Last night I watched the online video of Bill Gates giving his
key note at COMDEX. Partly as a measure of the difference in
audience at COMDEX compared to the PDC where Gates was given a
rapturous welcome, this speech was somewhat understated focussing
mostly on basic topics Microsoft followers probably know a lot
about already.

Incidentally, it is worth watching the video as the

has quite a few mistakes that could give the wrong
impression in places (video:




Considering the audience, the demonstrations of SMS 2003 and ISA
Server 2004 probably went down pretty well. In an environment where
managing the patching of desktops in an organisation with the
variety of security fixes coming out of Redmond must be a
nightmare, the additions to SMS will help out a lot.

I suppose the biggest thrust of the speech is about the concept
of Seamless Computing. This is pretty ill-defined but has to
do with removing the boundaries between different computing
environments. Microsoft’s goal is to make your data pervasive
across whatever devices you own, from your powerful business
servers through your mobile PC’s, PDA’s, phones, and even your
wristwatch, and between different applications, systems, and even
organisations in a controlled seamless manner. This is a software
problem and managed code and web services will be the glue to bind
these applications together, we’re told.

The section I was most interested in was to see if any
announcements would be made about the Tablet PC. Gates indicated
that the next version of Windows XP Tablet Edition will be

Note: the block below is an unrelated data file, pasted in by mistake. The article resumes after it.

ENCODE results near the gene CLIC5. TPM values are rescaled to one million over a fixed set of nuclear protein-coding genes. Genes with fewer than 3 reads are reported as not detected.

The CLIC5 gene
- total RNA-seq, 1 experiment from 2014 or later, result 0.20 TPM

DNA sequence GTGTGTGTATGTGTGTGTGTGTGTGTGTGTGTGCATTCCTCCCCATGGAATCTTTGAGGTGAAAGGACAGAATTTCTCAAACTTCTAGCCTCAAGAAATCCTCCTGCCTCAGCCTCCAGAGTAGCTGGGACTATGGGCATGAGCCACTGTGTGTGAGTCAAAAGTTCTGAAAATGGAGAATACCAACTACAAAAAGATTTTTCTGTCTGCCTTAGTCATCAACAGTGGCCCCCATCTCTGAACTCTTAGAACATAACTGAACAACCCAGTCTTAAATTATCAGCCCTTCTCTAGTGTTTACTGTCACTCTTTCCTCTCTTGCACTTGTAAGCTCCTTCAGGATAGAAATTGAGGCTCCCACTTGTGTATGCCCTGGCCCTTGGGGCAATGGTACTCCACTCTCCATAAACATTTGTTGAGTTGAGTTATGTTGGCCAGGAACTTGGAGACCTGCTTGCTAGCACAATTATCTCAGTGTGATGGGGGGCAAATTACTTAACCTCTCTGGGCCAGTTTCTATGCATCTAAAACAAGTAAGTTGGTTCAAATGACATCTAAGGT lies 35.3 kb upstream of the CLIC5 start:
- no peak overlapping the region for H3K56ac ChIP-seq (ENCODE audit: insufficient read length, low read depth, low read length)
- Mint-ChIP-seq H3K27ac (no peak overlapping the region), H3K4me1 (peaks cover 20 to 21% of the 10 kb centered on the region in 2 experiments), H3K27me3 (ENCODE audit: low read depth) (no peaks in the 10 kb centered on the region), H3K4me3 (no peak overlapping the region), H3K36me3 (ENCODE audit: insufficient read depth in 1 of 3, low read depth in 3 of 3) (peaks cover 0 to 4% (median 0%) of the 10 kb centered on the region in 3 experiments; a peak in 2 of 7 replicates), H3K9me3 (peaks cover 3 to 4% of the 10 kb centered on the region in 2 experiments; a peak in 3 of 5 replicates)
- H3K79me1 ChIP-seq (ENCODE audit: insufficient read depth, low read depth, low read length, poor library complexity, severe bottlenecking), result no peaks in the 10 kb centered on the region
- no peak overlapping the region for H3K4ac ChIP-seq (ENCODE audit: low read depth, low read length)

available next year as a free upgrade to existing users with
enhancements including a better ink recognition engine and
interface. On the hardware side, we see the release of the second
generation of Tablet PC’s. I’m left somewhat disappointed so far

I’ve wanted a Tablet PC since Microsoft first announced their
return to Pen Computing, but now in an age where the hardware and
software could deliver on its true promise. My current laptop,
though, whilst over 2 years old has a 14.1″ 1400×1050 resolution
(SXGA+ apparently) display. Now, if I buy a Tablet PC, I don’t want
to lose that and step back to what was available when I bought my
previous laptop over 4 1/2 years ago (1024×768) and this was the
best available with the initial Tablet releases. The new

Toshiba Portégé® M200/205
looks ideal: 1400×1050
display, up to 2 gig of RAM, and up to a 1.7GHz processor. But it
only has a 12.1″ screen – won’t you need a magnifying glass? The
Acer and Gateway devices have 14.1″ screens but still only running
at 1024×768. I don’t quite get it. Here’s hoping that someone soon
puts the two together, and the right way around.